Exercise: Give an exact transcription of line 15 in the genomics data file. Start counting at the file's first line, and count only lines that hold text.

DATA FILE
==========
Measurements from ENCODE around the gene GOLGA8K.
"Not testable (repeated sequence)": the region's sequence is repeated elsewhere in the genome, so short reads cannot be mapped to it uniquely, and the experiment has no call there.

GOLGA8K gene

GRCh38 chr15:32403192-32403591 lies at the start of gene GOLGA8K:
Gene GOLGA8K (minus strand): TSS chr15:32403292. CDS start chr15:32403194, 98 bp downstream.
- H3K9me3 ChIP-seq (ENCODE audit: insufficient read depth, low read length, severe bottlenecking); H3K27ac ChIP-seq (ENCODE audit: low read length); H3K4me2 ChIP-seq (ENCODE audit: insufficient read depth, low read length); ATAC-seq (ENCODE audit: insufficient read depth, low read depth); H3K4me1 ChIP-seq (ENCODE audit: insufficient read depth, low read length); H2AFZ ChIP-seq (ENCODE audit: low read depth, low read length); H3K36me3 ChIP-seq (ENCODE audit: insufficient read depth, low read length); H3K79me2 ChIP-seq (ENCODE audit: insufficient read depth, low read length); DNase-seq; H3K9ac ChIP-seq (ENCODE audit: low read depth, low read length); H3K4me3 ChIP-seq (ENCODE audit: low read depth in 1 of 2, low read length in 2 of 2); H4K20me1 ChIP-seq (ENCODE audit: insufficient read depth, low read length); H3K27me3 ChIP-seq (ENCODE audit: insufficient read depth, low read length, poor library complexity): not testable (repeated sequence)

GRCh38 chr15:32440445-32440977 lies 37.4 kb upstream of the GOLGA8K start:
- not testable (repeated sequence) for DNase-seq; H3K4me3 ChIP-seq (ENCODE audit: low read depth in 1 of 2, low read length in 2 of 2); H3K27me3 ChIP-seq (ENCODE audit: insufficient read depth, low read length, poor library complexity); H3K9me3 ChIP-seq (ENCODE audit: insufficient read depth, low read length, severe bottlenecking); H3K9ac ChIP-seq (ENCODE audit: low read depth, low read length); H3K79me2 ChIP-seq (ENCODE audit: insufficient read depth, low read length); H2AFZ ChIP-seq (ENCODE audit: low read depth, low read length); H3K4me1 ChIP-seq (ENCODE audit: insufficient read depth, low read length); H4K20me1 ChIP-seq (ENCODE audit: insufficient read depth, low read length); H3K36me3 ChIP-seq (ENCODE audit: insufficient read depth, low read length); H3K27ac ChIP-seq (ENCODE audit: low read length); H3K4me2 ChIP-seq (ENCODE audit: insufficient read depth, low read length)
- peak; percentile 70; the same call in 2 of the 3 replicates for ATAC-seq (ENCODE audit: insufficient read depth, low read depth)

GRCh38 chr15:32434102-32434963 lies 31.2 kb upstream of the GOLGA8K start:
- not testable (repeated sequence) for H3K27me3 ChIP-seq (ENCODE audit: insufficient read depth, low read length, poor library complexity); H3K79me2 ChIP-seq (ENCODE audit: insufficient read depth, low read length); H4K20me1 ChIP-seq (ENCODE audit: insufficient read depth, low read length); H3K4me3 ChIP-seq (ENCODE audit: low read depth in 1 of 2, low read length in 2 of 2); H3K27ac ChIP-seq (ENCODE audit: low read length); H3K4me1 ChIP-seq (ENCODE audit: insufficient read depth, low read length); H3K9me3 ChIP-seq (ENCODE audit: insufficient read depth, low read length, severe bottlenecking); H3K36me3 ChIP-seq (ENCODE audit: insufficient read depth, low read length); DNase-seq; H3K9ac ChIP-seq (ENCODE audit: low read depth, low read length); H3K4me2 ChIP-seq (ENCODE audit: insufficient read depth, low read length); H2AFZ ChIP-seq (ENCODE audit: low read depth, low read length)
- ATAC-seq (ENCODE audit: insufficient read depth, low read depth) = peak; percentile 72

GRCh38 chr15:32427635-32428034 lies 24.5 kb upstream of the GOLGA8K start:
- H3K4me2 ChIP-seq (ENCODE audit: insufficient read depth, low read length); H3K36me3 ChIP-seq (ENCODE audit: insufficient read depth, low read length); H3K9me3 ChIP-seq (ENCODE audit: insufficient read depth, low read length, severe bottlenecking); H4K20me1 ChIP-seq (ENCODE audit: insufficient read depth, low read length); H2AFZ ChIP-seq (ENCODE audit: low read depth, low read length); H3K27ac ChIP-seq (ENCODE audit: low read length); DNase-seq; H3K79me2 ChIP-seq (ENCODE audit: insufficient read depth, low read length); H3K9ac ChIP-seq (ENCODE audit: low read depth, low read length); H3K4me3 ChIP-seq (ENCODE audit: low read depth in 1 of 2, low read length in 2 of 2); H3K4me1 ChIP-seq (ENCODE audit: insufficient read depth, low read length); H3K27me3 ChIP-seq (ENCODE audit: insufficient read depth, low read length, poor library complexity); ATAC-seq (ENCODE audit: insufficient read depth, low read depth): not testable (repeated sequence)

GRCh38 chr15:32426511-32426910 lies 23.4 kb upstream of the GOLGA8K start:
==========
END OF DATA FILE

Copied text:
GRCh38 chr15:32426511-32426910 lies 23.4 kb upstream of the GOLGA8K start: